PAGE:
Vagisha Kaushik|Oct 11, 2021
Online Degrees: How public institutions went online with private platforms
Before the UGC greenlit online degrees, several IITs and IIMs had started collaborating with private companies to launch online courses.
NEW DELHI: As soon as the COVID-19 pandemic forced education online, private education technology companies saw it for the opportunity it was. Online platforms started collaborating with some of India’s best-known institutions to provide certificate, diploma and even full-fledged degrees online.
The central government and higher education regulatory bodies also grabbed at the opportunity to develop India’s online learning facilities. In mid-June, the University Grants Commission (UGC) allowed 38 universities to offer online degrees. Within a month, four more universities were added to this list. Both the UGC and the All India Council for Technical Education (AICTE) have separate regulations for online degrees; AICTE’s cover non-degree programmes as well.
However, certificate and diploma courses from many sought-after public institutions, including several Indian Institutes of Management (IIM) and Indian Institutes of Technology (IIT), had already started popping up on private online platforms. For many of these institutions, the transition online has been aided by private players.
Teachers are still unsure about the academic benefits of such courses since many are yet to see a batch graduate.
Opportunities for everyone
Online courses from top institutes such as the IITs and IIMs dominate. According to the professors of these institutions, such collaborations give opportunities for students to be taught by qualified teachers such as those in the IITs, IIMs.
“Earlier, you would not get IIT faculty’s teaching if you were not a regular student at an IIT. But it is very difficult to get in. With online courses, you are getting the lecture directly from the IIT faculty,” said R Balasubramanian, professor of computer science and engineering at IIT Roorkee. It offers a certificate programme in full-stack development with Great Learning which includes recorded lectures by IIT faculty and live interactions for cleaning doubts on weekends.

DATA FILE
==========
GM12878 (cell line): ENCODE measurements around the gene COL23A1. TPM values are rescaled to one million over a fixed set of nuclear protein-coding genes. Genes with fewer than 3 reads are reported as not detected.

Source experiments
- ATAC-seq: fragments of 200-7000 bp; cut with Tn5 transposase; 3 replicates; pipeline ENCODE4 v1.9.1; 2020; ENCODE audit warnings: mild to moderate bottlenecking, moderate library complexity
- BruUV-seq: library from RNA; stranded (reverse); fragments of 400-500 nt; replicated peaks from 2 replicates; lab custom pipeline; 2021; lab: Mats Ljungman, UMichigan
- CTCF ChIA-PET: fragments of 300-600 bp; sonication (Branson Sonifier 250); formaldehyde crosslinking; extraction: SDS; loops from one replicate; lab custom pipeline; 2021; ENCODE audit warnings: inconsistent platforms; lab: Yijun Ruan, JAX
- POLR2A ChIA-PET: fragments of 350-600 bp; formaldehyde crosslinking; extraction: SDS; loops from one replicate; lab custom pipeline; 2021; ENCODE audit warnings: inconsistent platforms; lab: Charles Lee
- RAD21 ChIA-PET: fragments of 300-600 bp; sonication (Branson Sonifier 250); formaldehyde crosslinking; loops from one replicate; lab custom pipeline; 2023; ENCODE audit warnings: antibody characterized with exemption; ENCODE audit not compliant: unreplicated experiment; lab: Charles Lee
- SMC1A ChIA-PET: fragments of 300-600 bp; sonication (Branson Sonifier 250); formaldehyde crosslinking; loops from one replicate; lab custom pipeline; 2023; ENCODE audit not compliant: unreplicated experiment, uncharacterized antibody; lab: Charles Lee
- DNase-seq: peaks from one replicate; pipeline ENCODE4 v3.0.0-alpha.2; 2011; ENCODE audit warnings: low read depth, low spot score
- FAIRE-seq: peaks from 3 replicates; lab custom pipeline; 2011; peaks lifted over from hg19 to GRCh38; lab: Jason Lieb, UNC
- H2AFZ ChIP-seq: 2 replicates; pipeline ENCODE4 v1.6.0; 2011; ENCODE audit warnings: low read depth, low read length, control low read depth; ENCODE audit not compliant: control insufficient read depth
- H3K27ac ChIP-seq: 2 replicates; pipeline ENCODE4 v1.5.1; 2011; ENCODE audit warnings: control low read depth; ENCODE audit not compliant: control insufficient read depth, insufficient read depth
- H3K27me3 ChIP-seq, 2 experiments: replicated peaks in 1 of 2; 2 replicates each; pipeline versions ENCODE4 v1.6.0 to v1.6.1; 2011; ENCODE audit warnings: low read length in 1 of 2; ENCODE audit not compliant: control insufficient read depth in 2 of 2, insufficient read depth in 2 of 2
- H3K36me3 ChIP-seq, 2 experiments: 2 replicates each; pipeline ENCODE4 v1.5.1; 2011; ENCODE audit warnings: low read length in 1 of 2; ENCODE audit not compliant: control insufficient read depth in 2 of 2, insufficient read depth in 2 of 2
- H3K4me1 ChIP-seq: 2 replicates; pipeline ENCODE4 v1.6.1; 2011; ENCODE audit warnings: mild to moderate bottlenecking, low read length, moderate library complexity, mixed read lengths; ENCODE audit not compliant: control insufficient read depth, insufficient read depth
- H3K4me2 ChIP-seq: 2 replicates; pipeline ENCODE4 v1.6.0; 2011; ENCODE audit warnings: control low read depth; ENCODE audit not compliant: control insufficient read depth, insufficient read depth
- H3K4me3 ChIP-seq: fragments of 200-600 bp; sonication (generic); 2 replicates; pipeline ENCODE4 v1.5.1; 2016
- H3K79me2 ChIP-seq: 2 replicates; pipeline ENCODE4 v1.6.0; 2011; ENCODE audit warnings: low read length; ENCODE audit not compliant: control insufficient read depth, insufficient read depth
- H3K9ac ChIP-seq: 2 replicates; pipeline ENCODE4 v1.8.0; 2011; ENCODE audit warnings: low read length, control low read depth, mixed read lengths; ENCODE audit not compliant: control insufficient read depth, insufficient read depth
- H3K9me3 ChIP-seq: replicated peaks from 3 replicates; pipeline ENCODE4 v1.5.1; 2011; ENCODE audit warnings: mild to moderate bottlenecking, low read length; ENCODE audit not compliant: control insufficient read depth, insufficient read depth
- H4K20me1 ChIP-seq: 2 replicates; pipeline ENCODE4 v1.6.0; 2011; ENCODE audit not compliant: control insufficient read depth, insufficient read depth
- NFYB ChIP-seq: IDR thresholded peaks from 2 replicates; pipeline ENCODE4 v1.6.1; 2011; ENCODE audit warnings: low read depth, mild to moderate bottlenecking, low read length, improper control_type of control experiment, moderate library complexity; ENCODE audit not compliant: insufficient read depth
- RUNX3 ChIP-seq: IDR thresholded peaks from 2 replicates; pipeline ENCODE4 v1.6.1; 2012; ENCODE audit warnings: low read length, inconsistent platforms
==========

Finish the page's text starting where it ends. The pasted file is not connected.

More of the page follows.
However, teachers said that it did pose some challenges in teaching.
“Participants, when they are personally in front of us, there are a lot of advantages. Online education hasn’t been around for long. These things are getting better. We have been doing this for almost one-and-a-half years now. We are still not used to it. Maybe over a period of time it will get better, “said Anandakuttan B Unnithan, dean of marketing management at IIM Kozhikode.
Unnithan teaches the certificate course in transformational customer experience for Great Learning’s collaboration with IIM Kozhikode.
“We’ll have to change our approach but other than that I’ve felt no issues. But certain things are better face to face, there are advantages in that,” said Unnithan.
“We have hundreds of years of experience in teaching face to face. Online teaching has only been around for one or two years. People do not just communicate verbally, there is body language and other non-verbal cues which are important. Non-verbal communication does not translate well through online education. It may affect teaching.” said Unnithan.
But the pandemic brought all students – whether enrolled as mainstream students in the institution’s regular degree programmes or of short-term courses – to the same situation. This pushed institutions into quickly embracing the online format.
“The last two semesters we ourselves have been teaching [all classes] online. Here also it is online so, I don’t find it difficult. We have integrated with all online material. Right now there is not much difference between teaching online and teaching face-to-face.” said Balasubramanian.
For some professors, it is still too early to say what will become of these courses.
“These have come up due to the pandemic only, all these started from September 2020 before that I never heard of online teaching. Since the pandemic, everything is going online. We are now learning about all these,” said Balasubramanian.
Because they are still at a very nascent stage, there are questions about the impact of these courses, especially on employment.
“From the knowledge point-of-view it is fine because we are teaching. After that we do not know because we haven’t seen the first batch yet. Maybe in another three or four months we will get to know about job prospects, “said Balasubramanian.
To bring some sort of standardization in online courses both AICTE and UGC have come up with guidelines on online courses.